A new federal study out this month showed 2015 was the second consecutive year when seaports north and south of the United States saw larger growth in container shipments than did those this country.

Federal Maritime Commissioner Richard A. Lidinsky Jr. announced the fourth annual update to the FMC study of U.S. Inland Containerized Cargo Moving through Canadian and Mexican Seaports.

On a positive note, the Northwest Seaport Alliance containerized imports increased 23.1 percent year-over-year (2014 to 2015), Lidlinsky said in a statement to accompany the report released a week ago.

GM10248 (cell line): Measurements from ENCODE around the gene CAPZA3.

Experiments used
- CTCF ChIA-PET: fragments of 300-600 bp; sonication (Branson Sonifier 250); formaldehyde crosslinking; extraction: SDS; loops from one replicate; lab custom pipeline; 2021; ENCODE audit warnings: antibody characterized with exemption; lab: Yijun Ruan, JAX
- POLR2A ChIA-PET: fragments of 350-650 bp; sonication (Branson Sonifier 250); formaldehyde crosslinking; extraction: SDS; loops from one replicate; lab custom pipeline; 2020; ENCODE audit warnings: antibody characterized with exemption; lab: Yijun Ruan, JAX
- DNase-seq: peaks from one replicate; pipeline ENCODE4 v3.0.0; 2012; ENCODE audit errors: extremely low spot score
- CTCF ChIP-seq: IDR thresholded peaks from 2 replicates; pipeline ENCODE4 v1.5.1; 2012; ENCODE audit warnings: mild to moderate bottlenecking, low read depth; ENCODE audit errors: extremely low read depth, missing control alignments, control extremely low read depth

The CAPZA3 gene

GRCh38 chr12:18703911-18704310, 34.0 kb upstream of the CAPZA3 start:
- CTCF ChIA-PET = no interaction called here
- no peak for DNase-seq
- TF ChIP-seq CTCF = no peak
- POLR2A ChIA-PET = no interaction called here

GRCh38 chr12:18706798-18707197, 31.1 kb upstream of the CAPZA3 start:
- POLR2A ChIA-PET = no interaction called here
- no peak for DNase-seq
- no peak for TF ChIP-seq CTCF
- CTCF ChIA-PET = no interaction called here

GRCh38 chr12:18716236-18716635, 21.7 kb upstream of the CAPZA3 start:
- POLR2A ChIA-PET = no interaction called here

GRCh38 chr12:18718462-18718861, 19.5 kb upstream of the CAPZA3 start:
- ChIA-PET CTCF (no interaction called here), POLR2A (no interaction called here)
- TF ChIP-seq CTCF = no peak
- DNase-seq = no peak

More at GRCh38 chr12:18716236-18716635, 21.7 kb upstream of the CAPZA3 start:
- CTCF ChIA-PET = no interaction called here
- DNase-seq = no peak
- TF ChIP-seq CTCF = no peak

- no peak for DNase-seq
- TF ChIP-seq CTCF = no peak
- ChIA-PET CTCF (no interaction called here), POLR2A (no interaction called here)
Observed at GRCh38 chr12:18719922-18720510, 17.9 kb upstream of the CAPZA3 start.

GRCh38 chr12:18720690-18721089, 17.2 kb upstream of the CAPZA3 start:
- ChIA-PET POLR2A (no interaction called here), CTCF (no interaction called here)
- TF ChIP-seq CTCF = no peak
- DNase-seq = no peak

Overall, Canadian shipping terminals, primarily in Vancouver and Prince Rupert, British Columbia, saw an inbound trade growth of 6.8 percent last year (7.0 percent in 2014) compared to 3.8 percent increase to U.S. ports in 2015 and 6.1 percent the year before.

The FMC analysis pointed to new vessel alliances and reaction in terminals that resulted in congestion at West Coast ports, continued growth in non-U.S. terminals and lasting effects from the 2015 shutdown of Pacific terminals in the U.S. by a labor dispute between longshore workers and shipping operators.

You can read and download the complete Federal Maritime Commission study at this link.